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Spokane, Washington  Est. May 19, 1883
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Chattaroy man impaled by tree branch sues Spokane County

Feb. 27, 2017 Updated Mon., Feb. 27, 2017 at 9:46 p.m.

A Chattaroy man who was impaled by a fallen tree branch while driving in an intense windstorm in 2014 now is suing Spokane County, claiming county workers allowed the tree to grow too close to the roadway.

Carlton Evans suffered traumatic injuries on July 23, 2014, when an 8-inch-wide tree branch crashed through the windshield of his sedan on Big Meadows Road. He veered off the road and crashed, and emergency personnel found him with the branch sticking out of his lower abdomen, pinning him to his seat. His left hand was severed and required full amputation.

The tree was on county property near the intersection of Big Meadows Road and Yale Road. Evans and his wife, Margaret Evans, claim the county violated its own standards and federal highway regulations by allowing the tree to grow less than 12 feet from the roadway. There should have been a 16-foot buffer zone, said one of their attorneys, Janelle Carney.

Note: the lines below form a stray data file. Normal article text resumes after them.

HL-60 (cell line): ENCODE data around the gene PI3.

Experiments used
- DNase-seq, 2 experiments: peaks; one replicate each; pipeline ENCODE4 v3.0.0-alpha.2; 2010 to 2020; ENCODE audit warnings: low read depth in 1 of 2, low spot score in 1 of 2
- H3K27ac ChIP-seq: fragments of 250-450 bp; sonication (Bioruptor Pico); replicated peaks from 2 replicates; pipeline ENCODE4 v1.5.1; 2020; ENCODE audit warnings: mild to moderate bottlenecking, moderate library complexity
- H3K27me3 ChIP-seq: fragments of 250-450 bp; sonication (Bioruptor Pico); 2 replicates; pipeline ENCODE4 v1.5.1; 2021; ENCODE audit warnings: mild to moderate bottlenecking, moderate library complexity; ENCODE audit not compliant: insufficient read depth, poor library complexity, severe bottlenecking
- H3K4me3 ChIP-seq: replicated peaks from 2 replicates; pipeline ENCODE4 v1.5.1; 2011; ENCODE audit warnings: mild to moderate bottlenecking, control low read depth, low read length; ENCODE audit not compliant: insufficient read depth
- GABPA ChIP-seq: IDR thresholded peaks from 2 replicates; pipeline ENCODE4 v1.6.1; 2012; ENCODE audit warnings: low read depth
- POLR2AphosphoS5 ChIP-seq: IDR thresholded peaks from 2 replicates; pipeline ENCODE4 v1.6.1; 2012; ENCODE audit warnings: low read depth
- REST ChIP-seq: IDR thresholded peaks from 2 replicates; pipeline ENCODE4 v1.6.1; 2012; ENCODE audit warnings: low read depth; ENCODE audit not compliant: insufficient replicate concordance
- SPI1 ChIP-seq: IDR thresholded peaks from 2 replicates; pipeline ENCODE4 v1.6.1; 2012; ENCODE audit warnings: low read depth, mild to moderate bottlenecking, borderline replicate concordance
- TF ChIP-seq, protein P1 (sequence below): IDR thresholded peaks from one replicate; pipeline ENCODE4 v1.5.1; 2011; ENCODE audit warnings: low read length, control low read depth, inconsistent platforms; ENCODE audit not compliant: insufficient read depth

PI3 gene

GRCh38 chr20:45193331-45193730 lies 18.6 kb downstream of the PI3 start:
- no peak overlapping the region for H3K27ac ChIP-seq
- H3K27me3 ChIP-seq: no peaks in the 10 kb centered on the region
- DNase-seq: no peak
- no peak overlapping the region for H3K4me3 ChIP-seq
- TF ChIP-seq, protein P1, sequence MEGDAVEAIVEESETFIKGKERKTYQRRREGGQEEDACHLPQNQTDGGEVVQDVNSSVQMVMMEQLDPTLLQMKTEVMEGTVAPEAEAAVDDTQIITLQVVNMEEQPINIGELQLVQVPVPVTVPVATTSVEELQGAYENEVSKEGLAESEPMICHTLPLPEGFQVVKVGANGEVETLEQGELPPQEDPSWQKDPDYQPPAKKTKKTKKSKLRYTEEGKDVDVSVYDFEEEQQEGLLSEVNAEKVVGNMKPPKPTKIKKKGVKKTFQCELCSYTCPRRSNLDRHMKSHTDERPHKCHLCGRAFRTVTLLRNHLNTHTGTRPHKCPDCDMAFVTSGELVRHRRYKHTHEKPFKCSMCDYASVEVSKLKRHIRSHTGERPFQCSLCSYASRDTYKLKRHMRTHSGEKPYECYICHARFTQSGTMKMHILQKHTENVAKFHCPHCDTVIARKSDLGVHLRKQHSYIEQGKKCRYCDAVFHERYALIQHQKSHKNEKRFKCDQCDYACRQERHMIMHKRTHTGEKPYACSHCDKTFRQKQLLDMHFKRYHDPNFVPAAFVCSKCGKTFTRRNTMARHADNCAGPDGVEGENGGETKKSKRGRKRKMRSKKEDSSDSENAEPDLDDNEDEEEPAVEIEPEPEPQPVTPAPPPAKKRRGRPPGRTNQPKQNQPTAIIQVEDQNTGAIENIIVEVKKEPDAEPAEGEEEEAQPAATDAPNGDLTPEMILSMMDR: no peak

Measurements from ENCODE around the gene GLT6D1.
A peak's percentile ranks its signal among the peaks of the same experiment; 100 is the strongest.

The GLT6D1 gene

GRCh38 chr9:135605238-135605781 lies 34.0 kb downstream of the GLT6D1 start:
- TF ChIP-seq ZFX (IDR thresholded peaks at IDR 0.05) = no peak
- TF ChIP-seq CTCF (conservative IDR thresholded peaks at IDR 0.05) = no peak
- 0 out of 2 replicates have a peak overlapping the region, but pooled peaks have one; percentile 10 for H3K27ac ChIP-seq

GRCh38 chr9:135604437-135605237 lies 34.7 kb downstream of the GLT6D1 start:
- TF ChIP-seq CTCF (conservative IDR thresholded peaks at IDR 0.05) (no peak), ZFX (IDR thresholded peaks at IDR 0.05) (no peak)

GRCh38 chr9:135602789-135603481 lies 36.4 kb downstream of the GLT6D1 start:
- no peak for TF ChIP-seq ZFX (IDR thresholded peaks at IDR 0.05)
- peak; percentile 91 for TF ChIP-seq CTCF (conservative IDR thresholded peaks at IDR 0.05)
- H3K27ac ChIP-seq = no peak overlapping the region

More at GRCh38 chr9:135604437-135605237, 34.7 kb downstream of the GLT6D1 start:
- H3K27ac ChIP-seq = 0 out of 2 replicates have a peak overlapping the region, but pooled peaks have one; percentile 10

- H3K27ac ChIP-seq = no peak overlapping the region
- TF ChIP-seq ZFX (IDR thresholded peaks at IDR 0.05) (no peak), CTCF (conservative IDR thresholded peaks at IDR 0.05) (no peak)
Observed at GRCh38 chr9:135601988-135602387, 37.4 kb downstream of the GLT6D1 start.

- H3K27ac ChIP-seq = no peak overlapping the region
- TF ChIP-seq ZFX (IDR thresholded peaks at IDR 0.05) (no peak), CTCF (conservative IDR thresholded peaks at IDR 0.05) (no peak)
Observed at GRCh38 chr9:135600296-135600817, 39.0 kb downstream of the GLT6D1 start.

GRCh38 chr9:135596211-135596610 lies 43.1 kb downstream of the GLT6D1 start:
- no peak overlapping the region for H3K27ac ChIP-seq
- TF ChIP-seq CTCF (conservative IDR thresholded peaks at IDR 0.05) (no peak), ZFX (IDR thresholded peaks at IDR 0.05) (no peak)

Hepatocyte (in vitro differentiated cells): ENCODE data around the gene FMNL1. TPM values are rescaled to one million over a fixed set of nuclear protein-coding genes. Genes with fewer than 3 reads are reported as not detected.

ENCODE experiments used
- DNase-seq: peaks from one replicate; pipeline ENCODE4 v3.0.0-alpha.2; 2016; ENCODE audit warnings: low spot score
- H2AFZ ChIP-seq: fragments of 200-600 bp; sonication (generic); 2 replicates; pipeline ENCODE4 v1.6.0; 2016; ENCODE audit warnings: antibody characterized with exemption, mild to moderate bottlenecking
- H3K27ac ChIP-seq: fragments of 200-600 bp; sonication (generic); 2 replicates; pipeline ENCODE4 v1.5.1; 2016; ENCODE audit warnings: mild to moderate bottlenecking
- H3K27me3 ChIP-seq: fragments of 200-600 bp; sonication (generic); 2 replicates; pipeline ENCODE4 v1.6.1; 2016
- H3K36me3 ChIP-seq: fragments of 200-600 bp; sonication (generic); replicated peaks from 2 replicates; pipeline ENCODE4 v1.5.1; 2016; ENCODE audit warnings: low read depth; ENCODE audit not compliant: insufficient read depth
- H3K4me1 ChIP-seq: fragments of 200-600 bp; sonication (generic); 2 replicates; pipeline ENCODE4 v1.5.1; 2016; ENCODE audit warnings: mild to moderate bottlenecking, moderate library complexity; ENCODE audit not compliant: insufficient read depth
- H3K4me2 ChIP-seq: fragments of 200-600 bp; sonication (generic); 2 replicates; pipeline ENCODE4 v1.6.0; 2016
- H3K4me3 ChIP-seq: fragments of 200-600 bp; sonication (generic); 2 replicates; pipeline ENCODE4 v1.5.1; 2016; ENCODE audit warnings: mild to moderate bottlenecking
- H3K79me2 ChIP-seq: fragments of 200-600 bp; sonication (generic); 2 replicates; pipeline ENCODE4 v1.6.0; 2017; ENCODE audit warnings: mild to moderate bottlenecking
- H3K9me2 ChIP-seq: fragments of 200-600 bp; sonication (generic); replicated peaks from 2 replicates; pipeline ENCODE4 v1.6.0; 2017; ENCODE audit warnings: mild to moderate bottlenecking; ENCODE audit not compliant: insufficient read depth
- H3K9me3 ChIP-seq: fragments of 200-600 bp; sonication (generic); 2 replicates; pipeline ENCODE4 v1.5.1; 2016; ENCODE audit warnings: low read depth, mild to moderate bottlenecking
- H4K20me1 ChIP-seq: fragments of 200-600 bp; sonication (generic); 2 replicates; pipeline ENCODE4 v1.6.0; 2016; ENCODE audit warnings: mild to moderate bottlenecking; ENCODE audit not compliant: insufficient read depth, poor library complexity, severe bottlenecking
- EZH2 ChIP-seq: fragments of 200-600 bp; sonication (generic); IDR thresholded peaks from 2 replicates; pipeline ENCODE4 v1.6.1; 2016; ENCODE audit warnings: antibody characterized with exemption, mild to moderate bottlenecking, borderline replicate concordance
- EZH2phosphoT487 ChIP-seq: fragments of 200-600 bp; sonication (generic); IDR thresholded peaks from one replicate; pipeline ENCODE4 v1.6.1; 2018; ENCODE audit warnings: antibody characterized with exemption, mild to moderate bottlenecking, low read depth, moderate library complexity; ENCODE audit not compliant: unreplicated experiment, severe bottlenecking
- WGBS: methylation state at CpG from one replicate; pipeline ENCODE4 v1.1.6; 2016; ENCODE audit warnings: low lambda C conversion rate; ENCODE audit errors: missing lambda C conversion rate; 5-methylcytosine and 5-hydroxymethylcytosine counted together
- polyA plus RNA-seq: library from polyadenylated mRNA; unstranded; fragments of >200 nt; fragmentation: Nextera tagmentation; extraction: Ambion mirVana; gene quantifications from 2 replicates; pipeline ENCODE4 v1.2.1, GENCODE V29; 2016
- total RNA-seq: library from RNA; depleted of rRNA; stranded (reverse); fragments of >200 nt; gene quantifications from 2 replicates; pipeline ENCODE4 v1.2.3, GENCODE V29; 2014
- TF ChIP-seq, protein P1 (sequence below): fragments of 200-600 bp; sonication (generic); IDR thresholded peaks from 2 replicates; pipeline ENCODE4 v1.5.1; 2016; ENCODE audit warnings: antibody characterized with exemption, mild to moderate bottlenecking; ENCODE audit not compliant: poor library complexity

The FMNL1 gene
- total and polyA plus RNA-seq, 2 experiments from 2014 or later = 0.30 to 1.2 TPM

“The very purpose of these regulations is to protect all the motorists on the roadway,” Carney said, “and the county failed to do that.”

Carney said Carlton Evans now uses a walker due to complications from hip and lower back injuries. She said the accident also cost him his job as a BNSF Railway engineer.

The lawsuit was filed last week in Spokane County Superior Court. The couple is seeking unspecified damages for the physical injuries and “loss of emotional support, love and affection, care, services, and companionship.”

County spokeswoman Martha Lou Wheatley-Billeter said she couldn’t comment on pending litigation, and a message left for a county maintenance supervisor was not returned Monday.

The windstorm that led to Evans’ injuries wreaked havoc on the Inland Northwest, toppling trees that crushed homes and cars and cutting power to more than 60,000 homes and businesses.

Carney said multiple trees were growing too close to the roadway. She said she had inquired about maintenance work in the area, but “the county has failed to provide to us any evidence that they were even trying to do something about this.”

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